June 1972. A photo of the 1971 ASA Annual Meeting was included. In this issue, I instituted the category, "Dialogue." Two authors with a difference in conviction agreed to enter into a dialogue together. Before publication, each one wrote a defining statement, each one read the other's statement and wrote a response, and each one read the other's response and wrote a rebuttal. Then these six inputs were assembled and published together in the same place in the same issue of the Journal. The first Dialogue to appear in print was "Inerrancy, Revelation and Evolution" (June 1972) followed by others, such as "Paleontology and Evolution" (December 1972) and "Is There a Christian Basis for a Sexual Revolution?" (June 1974).

September 1972. Native evangelist John Dare contributed an article, "Evangelism in India." I followed up on this personally. As a result, over the past twenty-five years, I have supported the work in Bangalore which he started, his widow carried on, and her co-worker, Mrs. V. Murthy, continues today.

December 1972. This issue marked the initiation of the first full-time ASA Executive Secretary, William D. Sisterson, succeeding H. Harold Hartazler. A special feature, "The Torch Passes," honored Hartzler for his service to ASA through the years.

March 1973. For the first time, the "Contents" of the Journal moved from the front cover to the back cover. Subsequently the front cover featured special headlines or photos.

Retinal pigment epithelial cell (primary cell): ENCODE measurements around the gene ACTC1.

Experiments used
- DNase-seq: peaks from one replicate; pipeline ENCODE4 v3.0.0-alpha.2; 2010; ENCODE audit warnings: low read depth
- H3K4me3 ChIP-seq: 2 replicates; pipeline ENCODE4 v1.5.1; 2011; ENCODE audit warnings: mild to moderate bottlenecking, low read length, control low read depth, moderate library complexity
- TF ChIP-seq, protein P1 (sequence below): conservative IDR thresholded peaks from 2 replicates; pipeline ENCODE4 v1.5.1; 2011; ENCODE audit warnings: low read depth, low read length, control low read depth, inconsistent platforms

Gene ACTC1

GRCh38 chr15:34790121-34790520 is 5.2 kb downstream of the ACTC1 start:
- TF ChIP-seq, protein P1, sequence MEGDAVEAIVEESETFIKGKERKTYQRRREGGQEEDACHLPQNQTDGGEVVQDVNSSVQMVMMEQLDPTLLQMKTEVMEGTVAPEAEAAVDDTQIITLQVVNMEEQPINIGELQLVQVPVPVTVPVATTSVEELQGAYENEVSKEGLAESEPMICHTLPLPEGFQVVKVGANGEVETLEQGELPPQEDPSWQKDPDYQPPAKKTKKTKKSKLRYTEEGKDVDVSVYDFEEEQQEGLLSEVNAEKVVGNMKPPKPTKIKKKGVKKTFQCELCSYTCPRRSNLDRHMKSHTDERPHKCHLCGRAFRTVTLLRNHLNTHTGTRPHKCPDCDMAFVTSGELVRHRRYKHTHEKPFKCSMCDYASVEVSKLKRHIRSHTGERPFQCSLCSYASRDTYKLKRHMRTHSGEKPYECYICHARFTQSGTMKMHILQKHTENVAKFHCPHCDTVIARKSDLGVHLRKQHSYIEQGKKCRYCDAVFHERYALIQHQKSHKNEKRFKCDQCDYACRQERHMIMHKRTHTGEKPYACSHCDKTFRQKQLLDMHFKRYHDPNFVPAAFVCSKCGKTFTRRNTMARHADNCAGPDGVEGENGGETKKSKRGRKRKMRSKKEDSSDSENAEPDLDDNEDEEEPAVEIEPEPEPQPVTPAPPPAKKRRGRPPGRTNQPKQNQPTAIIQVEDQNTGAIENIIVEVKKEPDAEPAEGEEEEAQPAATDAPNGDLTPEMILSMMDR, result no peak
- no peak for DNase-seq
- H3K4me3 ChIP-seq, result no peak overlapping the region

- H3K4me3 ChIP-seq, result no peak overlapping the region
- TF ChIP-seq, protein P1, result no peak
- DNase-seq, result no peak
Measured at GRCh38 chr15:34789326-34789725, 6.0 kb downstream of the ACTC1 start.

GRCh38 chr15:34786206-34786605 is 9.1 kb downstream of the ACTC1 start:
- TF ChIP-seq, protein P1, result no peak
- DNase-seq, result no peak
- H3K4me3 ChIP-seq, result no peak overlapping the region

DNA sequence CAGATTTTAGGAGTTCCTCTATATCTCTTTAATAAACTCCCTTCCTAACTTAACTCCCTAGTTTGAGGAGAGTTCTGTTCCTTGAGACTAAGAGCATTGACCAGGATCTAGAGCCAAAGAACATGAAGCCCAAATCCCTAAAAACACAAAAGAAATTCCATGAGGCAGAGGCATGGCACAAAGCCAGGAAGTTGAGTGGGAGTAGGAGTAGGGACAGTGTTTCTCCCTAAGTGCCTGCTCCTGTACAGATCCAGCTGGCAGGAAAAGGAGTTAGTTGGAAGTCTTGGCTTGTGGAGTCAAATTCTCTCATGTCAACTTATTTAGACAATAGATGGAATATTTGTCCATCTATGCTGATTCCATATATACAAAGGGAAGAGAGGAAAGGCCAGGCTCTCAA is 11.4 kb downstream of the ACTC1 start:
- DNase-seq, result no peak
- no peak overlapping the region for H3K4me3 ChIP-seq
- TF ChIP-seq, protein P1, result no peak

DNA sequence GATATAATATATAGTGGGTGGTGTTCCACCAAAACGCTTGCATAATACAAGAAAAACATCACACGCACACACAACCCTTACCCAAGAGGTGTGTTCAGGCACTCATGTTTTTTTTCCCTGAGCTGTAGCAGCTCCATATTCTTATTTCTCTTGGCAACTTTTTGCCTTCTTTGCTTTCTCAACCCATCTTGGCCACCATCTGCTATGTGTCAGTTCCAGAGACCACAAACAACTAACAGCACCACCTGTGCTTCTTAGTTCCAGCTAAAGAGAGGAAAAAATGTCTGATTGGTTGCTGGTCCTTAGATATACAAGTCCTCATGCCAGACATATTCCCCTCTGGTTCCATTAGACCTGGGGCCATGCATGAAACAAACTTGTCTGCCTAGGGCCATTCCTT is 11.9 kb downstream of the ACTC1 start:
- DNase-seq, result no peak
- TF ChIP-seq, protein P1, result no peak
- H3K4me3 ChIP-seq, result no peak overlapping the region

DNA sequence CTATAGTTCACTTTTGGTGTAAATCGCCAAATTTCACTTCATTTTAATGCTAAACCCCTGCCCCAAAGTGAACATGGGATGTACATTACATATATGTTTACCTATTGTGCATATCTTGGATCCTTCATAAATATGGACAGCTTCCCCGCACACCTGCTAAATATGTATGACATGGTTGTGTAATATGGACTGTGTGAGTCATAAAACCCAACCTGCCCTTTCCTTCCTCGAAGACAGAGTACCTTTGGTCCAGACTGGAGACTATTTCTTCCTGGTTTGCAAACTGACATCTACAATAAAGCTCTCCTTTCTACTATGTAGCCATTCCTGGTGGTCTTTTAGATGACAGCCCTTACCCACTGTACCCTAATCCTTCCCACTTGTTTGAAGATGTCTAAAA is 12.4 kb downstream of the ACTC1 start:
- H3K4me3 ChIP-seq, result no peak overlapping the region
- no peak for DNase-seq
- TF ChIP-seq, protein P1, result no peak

June 1973. A special tribute to Paul Tournier and a photo of the 1972 Annual ASA Meeting were highlighted in this issue.

September 1973. It was described as "A Vital Message for all Readers" and was illustrated by a cartoon on the cover by Annie Bien (Fig. 4). The cartoon pictured a bridge between the scientific and Christian communities, and raised the question, "Why isn't there somebody on the bridge?" The editorial called ASA members to live actively as a "bridge over troubled waters." It is only they who know personally what it means to be both a member of the Christian community and of the scientific community. In addition, readers were called upon to pledge financially to the support of such a venture. The same issue ventured out into troubled waters by running a special feature titled, "Would You Give This Woman an Abortion?" with six case histories (taken from Abortion: The Personal Dilemma by R. F. R. Gardner, Grand Rapids, MI: Eerdmans 1972) printed in special boxes throughout the issue. A final box showed how Christian groups had voted in the past.


December 1973. This issue featured a treatment of "Catastrophism" by Velikovsky, two photos of the Annual ASA meeting in 1973, and the last of Annie Bien's artwork.

March 1974. In this issue, I introduced a new format for the inside front cover of the Journal.

September 1974. A new section, "The Student Corner," featuring brief papers written by university students was introduced.

March 1975. The first of several subsequent front cover photos appeared. The first was of a mountain peak seen over a tree-rimmed lake, with the verse, "Where were you when I laid the foundation of the earth?" Job 38:4.

March 1976. The front cover showed the almost exponentially increasing membership of the ASA after 35 years of existence (on the year of the bicentennial of the USA). I started my series of articles on "Science and the Whole Person." Also, two new art editors, Darwin and Valley Hennings, joined our staff and introduced the new Communications and Book Reviews headings as shown on pp. 284 and 294 respectively.

December 1976. The front cover featured a creative drawing, "What is man?" by the Hennings.

March 1978. A separate category for Communications was introduced, separating them from "Letters to the Editor."